Communas

Buenos Aires        Talking last night, we started discussing perhaps the largest effort of ACORN Argentina in Buenos Aires involving community representation on the communas.  This is a little complicated, but essentially the communas are something on the order of large, neighborhood governing councils to allow direct citizen participation.  

    There used to be lots of them or at least more of them, but as the city revenues have become more strained the number of communas has narrowed as well.  Of the 43 defined neighborhoods in the City of Buenos Aires there are now only 17 communas.  If all of them were divided equally then each one would have 450-500,000 people living in each communas, so these are big.  The interest of our members and organizers specifically focused on our two original organizing areas, La Boca and Barracas, both of which together now equal one communas.  Members are talking about running for some of the seats and finally stepping up the table.

    This is a concession to participation and decentralization of city government, so the communas have some power and some money, though of course not all of either.  They get some checkoff and are part of the process of city planning, budgeting, and development in the communas and they have outright control of 5% of the money spent in the communas that follows their discretion.  

    Some of this is reminiscent of the old elected Community Development Block Grant (CDBG) committees in the neighborhoods of the states, but the real driving inspiration for much of this kind of activity in this part of the world come from all of the civic participation experiments in Brazil, particularly in Puerto Allegre and other bastions of Partido Trabadajores (PT) support which have been elaborately studied and much praised and with the PT in power through Lula Silva now have had more currency among their neighbors.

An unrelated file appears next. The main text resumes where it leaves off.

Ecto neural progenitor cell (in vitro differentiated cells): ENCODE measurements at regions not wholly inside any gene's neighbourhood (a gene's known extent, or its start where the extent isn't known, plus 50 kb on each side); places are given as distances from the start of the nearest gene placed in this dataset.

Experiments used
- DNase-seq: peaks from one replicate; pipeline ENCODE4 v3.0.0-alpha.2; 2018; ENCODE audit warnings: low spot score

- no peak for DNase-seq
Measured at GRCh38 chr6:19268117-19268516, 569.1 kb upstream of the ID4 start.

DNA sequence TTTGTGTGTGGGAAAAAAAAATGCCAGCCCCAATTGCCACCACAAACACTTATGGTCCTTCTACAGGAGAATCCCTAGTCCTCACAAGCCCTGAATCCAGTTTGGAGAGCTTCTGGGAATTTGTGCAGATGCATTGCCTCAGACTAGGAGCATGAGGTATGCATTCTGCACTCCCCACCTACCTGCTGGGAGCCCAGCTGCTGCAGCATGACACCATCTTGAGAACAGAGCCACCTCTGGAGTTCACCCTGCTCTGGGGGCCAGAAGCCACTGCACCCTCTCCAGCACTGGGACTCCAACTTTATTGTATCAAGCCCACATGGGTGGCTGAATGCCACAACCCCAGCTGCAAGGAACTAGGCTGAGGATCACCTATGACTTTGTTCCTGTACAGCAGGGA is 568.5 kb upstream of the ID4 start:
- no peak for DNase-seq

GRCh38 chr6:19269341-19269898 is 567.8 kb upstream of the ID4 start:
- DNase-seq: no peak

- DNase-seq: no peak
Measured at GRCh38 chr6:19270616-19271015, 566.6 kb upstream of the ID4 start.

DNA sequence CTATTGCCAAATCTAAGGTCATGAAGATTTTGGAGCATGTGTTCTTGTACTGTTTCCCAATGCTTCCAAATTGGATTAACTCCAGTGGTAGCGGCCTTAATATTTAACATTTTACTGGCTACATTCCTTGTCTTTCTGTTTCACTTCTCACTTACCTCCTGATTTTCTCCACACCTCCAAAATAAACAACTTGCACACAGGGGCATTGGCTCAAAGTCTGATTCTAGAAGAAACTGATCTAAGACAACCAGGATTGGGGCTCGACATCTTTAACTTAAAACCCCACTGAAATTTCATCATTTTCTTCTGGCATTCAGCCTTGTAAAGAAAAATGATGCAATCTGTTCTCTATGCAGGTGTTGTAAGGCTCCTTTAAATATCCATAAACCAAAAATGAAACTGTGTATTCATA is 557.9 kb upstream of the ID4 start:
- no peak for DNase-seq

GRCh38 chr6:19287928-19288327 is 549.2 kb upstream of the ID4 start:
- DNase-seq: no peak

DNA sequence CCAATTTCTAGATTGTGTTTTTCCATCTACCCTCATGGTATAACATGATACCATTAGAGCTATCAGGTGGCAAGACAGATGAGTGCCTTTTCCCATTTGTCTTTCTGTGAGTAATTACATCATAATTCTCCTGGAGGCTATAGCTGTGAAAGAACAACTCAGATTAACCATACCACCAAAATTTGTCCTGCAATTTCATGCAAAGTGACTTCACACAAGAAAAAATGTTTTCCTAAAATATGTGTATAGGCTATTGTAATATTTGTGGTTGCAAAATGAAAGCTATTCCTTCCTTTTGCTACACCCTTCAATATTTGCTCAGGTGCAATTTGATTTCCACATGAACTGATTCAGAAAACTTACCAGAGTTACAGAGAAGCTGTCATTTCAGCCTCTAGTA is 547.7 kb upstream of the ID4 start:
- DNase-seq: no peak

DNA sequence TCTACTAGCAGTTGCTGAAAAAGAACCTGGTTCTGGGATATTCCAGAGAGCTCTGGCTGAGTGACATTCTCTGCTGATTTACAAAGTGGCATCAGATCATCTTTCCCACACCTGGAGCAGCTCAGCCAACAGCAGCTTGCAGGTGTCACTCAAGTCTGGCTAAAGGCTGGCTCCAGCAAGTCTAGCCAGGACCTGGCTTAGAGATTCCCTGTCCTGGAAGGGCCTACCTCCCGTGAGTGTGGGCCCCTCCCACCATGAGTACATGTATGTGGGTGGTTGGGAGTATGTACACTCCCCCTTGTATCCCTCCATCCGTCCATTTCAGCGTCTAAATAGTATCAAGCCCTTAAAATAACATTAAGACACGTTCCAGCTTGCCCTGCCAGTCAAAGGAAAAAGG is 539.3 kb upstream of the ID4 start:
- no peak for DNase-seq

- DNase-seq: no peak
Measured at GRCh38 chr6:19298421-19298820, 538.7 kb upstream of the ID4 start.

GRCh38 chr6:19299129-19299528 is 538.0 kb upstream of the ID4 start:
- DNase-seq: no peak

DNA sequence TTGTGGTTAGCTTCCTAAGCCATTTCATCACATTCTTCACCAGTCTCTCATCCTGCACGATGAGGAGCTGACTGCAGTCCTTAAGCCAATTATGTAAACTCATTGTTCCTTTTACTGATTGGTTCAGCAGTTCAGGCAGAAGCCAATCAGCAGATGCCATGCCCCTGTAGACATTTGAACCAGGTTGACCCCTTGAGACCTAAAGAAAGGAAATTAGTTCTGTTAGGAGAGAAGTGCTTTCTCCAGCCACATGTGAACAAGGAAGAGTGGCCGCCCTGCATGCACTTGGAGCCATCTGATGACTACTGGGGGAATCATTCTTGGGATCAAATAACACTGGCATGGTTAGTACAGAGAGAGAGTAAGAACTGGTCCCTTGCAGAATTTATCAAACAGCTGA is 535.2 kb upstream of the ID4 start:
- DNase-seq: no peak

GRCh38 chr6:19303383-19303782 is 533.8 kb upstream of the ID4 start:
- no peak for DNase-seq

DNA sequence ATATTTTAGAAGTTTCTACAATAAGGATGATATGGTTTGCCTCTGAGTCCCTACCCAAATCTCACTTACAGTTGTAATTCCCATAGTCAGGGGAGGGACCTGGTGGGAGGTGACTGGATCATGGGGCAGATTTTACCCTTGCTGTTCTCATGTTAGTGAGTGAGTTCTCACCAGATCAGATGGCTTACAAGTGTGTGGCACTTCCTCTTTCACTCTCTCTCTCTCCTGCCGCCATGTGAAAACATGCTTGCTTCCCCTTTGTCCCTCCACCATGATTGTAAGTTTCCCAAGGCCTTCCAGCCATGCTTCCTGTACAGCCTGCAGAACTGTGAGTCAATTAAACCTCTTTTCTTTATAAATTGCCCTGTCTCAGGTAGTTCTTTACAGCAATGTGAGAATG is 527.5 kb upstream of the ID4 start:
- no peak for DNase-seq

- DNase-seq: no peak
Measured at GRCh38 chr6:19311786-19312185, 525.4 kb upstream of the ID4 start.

These are big campaigns that take a lot of planning, resources, good candidates, and luck, but it was exciting to hear the discussion because clearly the members are taking power more and more seriously as the organization nears its 3rd year of organizing.

PS.  The leaders voted to postpone the march and see what happens on Monday with the agreement, believing that they can always reorganize the march if necessary, but have to at least see if they have the bird in the hand.  A wise call which they made quickly because the Boca Juniors were playing for the cup at 8 PM so there needed to be quick thinking and a decision made without hesitation.

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